(Bloomberg) -- The early vote count in Paraguay showed ruling Colorado Party candidate Mario Abdo Benitez with a lead over his opposition rival, an outcome that many in financial markets have been looking for to maintain continuity.
Abdo Benitez, 46, a former senator, had 47.05 percent of the vote with about 65 percent of voting stations reporting as of 6:52 p.m. local time, according to the electoral court. His main challenger, Efrain Alegre, a former public works minister, had 42.42 percent of votes. A spokesman for Alegre’s Alianza Ganar coalition said it would not comment on the results until all the votes have been counted.
The candidate who wins a simple majority of votes will take office on Aug. 15, when tobacco magnate and incumbent President Horacio Cartes steps down.
Paraguay has enjoyed a rare period of sustained growth during Cartes’ five-year term, with the economy expanding by an annual 6 percent between 2013 and 2017. However, an economic boom fueled largely by soybean and beef exports hasn’t erased many of the country’s dismal social indicators. More than a quarter of the population remains below the poverty line, and about a third of 15 to 19 year olds don’t receive any formal schooling.
Bondholders have certainly benefited from the landlocked South American country’s impressive GDP numbers and reasonably solid public finances. As of last week, Paraguay’s U.S. dollar debt had returned 42 percent since Cartes took office in August 2013, compared with average emerging market gains of 31 percent in that period, according to data compiled by Bloomberg.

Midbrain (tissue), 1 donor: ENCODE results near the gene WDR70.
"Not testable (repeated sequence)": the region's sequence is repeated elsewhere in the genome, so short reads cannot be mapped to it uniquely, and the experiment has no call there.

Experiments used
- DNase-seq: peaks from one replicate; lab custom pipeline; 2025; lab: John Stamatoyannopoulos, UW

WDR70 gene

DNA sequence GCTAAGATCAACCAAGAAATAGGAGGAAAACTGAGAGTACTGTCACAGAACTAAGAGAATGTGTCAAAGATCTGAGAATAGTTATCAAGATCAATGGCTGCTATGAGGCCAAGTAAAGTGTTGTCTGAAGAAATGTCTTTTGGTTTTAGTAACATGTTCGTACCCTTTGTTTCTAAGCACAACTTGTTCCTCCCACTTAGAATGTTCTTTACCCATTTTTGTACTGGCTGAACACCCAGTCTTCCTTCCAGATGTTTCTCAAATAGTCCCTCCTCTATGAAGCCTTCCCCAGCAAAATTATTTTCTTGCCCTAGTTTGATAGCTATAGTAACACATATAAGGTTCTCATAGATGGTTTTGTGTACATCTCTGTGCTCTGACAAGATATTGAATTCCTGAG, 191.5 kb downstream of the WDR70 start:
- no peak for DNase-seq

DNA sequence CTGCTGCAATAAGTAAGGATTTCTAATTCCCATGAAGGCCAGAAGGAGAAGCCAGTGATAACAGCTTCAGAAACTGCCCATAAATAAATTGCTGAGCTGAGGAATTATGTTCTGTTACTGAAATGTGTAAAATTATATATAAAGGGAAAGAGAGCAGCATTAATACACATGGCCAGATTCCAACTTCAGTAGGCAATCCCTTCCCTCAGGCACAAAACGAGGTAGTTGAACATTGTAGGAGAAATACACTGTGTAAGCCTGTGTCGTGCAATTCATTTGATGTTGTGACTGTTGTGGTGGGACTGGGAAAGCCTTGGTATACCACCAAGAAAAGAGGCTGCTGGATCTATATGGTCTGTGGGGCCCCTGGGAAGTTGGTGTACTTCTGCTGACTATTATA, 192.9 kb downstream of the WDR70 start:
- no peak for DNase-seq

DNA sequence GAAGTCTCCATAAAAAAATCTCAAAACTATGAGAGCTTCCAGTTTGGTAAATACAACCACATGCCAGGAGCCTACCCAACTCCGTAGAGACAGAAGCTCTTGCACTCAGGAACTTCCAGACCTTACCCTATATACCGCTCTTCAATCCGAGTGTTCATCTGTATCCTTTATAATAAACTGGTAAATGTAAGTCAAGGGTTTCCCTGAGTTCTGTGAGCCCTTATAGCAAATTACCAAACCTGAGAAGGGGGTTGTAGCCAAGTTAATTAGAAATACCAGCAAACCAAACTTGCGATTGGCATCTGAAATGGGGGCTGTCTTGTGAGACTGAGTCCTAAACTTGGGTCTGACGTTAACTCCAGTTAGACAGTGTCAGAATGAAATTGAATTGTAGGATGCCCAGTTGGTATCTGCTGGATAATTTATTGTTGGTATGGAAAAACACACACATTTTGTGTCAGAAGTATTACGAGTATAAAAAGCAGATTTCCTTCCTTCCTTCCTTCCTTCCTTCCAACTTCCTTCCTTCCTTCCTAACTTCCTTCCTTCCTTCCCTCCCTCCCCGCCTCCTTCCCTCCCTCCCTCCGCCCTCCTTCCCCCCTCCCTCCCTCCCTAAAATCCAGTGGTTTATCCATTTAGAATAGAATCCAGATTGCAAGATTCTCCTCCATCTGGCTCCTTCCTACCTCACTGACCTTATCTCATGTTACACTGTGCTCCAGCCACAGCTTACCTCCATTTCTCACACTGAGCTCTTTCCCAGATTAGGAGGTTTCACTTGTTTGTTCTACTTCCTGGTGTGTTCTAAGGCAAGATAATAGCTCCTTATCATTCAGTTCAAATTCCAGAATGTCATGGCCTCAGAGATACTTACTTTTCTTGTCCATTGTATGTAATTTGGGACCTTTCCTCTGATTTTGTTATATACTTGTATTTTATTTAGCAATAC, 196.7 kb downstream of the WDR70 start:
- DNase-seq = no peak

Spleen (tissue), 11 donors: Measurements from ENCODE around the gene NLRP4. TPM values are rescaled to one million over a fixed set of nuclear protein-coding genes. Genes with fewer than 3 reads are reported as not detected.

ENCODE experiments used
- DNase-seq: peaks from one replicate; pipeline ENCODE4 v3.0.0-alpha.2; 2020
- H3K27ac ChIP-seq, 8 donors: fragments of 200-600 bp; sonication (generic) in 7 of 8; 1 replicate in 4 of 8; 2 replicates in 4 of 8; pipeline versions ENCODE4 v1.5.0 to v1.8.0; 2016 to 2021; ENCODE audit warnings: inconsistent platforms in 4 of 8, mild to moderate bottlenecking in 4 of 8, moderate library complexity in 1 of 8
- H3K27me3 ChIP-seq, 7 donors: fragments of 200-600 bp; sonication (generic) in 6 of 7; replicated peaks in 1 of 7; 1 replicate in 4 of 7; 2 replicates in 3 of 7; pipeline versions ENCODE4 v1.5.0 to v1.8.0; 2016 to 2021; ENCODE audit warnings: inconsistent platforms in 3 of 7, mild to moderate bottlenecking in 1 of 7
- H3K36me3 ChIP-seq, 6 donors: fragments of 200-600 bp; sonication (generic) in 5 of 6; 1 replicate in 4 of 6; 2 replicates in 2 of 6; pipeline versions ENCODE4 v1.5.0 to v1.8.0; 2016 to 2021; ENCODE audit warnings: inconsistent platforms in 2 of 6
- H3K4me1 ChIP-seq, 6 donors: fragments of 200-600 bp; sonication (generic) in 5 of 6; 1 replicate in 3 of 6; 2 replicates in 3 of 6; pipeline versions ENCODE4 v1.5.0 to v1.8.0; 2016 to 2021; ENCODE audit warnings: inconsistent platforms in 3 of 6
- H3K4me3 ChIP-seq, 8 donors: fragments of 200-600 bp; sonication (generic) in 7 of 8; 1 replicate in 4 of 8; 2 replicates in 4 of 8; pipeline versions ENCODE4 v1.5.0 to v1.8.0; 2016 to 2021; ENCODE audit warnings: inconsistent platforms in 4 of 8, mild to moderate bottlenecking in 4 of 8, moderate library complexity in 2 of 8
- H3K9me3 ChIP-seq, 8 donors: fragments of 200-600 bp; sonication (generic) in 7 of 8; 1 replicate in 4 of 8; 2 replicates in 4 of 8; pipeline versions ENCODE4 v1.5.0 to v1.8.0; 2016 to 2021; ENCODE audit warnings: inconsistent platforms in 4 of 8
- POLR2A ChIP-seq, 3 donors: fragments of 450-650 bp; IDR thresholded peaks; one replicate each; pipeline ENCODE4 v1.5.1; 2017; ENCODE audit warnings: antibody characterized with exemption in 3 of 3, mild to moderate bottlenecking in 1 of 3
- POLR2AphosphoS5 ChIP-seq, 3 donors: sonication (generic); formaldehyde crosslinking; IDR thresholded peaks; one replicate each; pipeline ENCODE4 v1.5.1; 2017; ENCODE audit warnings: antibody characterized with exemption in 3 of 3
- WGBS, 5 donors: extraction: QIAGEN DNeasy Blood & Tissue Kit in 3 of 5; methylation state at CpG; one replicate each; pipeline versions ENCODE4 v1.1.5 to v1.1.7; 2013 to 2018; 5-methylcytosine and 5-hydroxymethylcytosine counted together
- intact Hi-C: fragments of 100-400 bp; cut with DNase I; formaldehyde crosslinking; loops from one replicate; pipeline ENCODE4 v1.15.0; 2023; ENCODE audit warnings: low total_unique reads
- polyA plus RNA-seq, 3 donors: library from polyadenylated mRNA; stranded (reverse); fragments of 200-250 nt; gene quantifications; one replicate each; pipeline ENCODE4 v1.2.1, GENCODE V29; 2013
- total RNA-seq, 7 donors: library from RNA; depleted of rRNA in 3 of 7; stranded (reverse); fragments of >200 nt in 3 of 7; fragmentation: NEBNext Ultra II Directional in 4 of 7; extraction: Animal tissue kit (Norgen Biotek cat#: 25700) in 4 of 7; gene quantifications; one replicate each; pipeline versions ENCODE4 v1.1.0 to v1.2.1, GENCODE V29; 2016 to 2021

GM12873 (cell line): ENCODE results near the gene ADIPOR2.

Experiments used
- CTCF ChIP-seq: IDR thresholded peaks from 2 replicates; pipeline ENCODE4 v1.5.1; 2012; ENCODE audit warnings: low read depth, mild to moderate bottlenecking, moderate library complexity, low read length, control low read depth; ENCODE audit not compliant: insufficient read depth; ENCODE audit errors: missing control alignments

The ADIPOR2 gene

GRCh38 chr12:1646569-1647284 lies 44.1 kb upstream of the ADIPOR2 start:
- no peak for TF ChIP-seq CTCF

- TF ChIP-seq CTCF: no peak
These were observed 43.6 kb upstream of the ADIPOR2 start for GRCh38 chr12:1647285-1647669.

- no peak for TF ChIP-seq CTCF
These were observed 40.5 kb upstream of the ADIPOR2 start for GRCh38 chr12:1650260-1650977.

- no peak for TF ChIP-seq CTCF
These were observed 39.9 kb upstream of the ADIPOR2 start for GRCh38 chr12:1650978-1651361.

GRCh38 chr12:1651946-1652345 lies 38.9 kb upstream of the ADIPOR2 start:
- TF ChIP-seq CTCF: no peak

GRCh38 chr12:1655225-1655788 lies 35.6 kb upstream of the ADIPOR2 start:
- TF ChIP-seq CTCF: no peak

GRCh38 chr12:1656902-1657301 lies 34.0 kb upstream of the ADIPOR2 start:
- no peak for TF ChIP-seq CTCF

Bond markets are pricing in an Abdo Benitez presidency and continuity in macroeconomic policies, said Juan Manuel Pazos, chief macro and sovereign debt strategist at the Buenos Aires-based brokerage house Puente. Paraguayan bonds would likely suffer a correction if Alegre pulls off an upset victory, he said.
“I would expect it to be short lived and a buying opportunity,” said Pazos, who has an overweight recommendation on Paraguay’s 2026 and 2027 global bonds. “An Alegre administration probably wouldn’t see too much incentive to significantly deviate from the prudential fiscal path of the last few years.”
Paraguayans also cast their votes on Sunday for all members of the Senate and Lower House of Congress, as well as the country’s 17 governorships.
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